• In the areas covered by the survey, one of every ten paid rural workers was a child. The proportion of children in the paid workforce is much lower in urban areas.

• Around 25% of the children worked in both urban and rural areas, taking into account primary and secondary activities.

• Child workers in rural areas were mainly unpaid family workers and causal labourers.

• In urban Surat, nearly one-third of children working were engaged in the formal sector.

• More girls undertook agricultural activities than boys.

• In urban Surat about one-third of child workers were engaged in sales and around one in 10 (mainly boys) worked in diamond polishing.

• In enterprises, children were paid less than the adult workers, with the differential being less in the case of children working in tea or snack stalls.

• Nearly 20% of the child employees of urban Surendranagar and 15% of those in rural and urban Surat reported that they were paid lower wages than the rate prevalent in those localities.

In Indonesia (Areas surveyed: Bandung Municipality, with an almost completely urban population, and Bandung Regency, with a largely rural population):

• The survey found that most working children were unpaid family workers (75% in Bandung Municipality and more than 80% in Bandung Regency).

• In Bandung Municipality nearly 60% of working children age 10-14 were in the services sector and 15% each in manufacturing and trade.

• In Bandung Regency 50% of the children age 10-14 were in the agriculture sector, 25% in manufacturing and nearly 15% in trade.

• 80% of working children in the Municipality worked in the informal sector and nearly 95% in the Regency.

• In both rural and urban Bandung, the percentage of girls was higher than that of boys in both manufacturing (50% versus 15%) and services (nearly twice as many girls as boys).

• In urban Bandung children working in manufacturing are mostly in textile, shoe, food and garment production.

• In enterprises, children's income was found to be only three-quarters that of their elders, except in the trade sector.

• The average salary per day was less than 2,000 rupiahs (about $0.86) in the small cottage/household establishments and 2,100 (about $0.90) in the larger-scale establishments.

• In the trade sector girls' salaries are less than half those of boys.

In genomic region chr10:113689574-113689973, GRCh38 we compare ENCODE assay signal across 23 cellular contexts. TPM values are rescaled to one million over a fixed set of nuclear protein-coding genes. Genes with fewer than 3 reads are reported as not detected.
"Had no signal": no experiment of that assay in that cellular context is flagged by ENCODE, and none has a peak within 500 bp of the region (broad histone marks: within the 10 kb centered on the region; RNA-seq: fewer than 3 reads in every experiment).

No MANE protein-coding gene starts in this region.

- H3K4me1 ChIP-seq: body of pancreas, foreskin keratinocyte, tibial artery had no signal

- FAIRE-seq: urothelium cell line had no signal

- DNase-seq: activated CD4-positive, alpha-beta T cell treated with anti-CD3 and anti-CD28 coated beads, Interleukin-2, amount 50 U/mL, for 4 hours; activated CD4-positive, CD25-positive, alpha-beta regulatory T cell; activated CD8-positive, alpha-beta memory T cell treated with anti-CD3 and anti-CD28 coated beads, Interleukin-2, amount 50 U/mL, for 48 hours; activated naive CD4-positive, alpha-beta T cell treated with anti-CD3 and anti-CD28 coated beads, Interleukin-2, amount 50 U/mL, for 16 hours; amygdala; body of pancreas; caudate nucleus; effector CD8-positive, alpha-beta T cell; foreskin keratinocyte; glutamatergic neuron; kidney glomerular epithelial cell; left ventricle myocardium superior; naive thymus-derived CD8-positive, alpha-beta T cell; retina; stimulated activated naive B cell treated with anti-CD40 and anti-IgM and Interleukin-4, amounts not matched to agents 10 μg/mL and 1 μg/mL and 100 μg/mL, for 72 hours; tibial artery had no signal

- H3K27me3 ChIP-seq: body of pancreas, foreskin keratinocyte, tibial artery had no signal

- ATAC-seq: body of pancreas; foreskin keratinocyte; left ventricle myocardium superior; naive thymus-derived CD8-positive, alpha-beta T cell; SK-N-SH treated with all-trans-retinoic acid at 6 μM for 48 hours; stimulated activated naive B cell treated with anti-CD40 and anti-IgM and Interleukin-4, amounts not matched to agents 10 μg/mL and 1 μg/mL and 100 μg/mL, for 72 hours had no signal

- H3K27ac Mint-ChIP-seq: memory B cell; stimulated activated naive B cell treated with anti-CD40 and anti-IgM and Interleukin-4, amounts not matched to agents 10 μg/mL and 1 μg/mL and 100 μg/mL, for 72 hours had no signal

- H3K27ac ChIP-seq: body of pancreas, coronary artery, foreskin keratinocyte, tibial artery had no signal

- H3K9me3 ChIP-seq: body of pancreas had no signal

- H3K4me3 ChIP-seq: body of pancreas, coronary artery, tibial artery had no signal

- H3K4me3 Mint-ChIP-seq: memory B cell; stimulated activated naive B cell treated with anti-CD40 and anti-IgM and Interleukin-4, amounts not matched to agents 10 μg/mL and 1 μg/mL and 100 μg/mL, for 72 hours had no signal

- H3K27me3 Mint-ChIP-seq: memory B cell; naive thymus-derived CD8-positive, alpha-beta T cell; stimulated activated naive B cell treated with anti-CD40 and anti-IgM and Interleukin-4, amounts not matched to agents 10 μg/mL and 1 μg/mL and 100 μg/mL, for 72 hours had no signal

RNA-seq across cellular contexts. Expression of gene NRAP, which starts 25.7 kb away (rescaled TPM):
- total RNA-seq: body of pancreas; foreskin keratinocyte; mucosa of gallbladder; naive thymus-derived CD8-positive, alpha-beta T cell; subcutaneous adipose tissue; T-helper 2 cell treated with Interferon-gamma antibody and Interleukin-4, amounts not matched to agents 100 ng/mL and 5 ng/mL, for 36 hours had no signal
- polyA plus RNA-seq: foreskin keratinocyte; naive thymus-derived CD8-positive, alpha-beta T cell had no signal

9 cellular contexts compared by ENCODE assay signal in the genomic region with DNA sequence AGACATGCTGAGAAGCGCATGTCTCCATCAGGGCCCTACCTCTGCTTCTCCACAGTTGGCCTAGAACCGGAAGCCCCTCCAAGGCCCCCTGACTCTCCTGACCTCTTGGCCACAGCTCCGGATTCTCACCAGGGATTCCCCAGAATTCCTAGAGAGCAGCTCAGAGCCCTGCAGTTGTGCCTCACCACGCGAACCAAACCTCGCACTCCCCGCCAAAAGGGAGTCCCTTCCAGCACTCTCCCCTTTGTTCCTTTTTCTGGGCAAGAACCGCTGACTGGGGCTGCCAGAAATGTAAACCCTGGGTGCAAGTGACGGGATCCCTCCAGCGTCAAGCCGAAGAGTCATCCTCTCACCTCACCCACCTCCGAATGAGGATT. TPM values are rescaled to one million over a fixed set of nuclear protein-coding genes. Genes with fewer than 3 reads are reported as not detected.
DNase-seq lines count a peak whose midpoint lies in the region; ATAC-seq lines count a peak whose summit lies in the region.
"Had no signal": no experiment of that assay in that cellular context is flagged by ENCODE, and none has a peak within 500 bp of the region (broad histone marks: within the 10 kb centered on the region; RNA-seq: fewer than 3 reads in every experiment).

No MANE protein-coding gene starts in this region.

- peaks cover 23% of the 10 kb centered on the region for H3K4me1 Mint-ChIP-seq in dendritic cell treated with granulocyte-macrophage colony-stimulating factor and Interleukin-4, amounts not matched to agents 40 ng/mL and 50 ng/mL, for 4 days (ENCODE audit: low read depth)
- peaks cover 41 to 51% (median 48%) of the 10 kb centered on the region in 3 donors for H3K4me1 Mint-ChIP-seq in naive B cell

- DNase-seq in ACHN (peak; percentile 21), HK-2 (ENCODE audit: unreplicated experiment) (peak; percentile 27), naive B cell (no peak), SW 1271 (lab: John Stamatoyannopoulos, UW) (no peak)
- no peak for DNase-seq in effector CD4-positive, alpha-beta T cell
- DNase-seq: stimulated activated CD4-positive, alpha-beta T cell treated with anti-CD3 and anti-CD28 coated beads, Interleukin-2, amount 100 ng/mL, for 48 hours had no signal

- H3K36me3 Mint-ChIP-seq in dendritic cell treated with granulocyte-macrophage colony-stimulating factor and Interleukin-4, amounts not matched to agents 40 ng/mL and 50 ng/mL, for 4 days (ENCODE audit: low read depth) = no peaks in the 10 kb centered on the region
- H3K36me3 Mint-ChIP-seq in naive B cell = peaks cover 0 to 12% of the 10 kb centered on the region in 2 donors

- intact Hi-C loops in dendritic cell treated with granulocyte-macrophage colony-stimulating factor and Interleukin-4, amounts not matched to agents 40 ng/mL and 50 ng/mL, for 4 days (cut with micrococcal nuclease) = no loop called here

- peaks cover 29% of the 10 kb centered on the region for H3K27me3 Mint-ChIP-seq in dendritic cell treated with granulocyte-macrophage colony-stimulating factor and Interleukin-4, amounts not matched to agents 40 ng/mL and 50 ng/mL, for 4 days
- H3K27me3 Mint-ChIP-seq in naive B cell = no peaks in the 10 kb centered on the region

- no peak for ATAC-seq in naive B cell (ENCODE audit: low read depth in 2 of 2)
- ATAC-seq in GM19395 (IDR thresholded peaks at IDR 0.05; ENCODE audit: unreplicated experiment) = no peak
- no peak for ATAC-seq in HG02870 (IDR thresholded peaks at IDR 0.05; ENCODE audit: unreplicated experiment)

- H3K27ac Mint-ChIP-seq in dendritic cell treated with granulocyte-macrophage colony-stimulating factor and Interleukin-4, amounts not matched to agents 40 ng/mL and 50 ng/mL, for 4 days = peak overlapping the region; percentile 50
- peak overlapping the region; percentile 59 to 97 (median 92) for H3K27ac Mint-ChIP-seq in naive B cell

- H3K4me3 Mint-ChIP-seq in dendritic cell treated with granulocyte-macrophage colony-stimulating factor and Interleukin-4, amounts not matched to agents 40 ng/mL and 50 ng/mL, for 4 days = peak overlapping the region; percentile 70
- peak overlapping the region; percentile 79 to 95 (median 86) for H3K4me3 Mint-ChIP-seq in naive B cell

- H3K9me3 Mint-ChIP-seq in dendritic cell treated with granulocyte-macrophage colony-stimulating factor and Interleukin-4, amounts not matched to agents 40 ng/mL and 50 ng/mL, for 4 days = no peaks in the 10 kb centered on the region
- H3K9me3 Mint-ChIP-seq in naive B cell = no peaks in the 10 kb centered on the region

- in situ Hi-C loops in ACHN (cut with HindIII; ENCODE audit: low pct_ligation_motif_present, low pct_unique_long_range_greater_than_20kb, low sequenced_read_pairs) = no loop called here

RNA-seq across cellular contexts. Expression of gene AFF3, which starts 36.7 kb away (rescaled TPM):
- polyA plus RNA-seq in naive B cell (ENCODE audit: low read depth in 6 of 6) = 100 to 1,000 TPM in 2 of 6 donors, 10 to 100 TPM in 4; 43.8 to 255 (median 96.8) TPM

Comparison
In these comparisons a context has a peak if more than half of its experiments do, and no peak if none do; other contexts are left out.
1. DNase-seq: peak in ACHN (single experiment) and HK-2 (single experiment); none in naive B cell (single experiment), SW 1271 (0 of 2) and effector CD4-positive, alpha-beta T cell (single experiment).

In Senegal (Areas surveyed: main urban and rural areas in all ten administrative regions except for Ziguinchor and Kolda, which could not be surveyed because of political disturbances):

• According to the survey which was carried out nearly nationwide, up to 40% of all children participated in economic activity at some point during the year.

• As most children are family workers and as two-thirds of the economically-active population of Senegal are farmers, the largest proportion of child workers is in the agriculture sector: during the reference year three out of four children worked in farming activities at some point. Slightly less than 20% were family workers, less than 10% were paid domestics and half as many were herders.

• More than 90% of girls worked in agriculture or as a domestic and 75% of boys were farm workers.

• Nearly 80% of all economically active children were unpaid family workers, while just under 10% were salaried, 6% were apprentices and 5% were self-employed.

• Among the economically-active boys, 10% were apprentices, while only one in 200 among such girls was an apprentice.

• Failure at school was given as one of the main reasons which pushed children to become apprentices.

• In the informal sector a large number of children were exposed to dangers. For example, some children spend the night in workshops or cars, while others handle potentially dangerous materials, without adult supervision.

• Just over half of the working children surveyed reported some kind of income, which varied depending on age, sex and occupation.

• The average monthly income for all these children was around 4,700 FCFA (about $9.25); it averaged 6,700 FCFA (about $13.25) for boys, 4,500 FCFA (about $8.90) for girls and only 2,000 FCFA (about $4.00) for all children in the 6-9 age group.

• Once the heavy agricultural work is completed, and even before the harvest, young girls go to urban centres to look for positions as domestics. Housemaids receive between 5,000 FCFA per month (about $10) for younger girls and 10,000 FCFA (about $20) for older girls.

• Children were more likely to work if the father is permanently absent, but less likely than the average to work if both parents are alive but separated.


Child Labour Surveys, Results of methodological experiments in four countries 1992-93, ISBN 92-2-110106-1. International Labour Office, Geneva, 1996.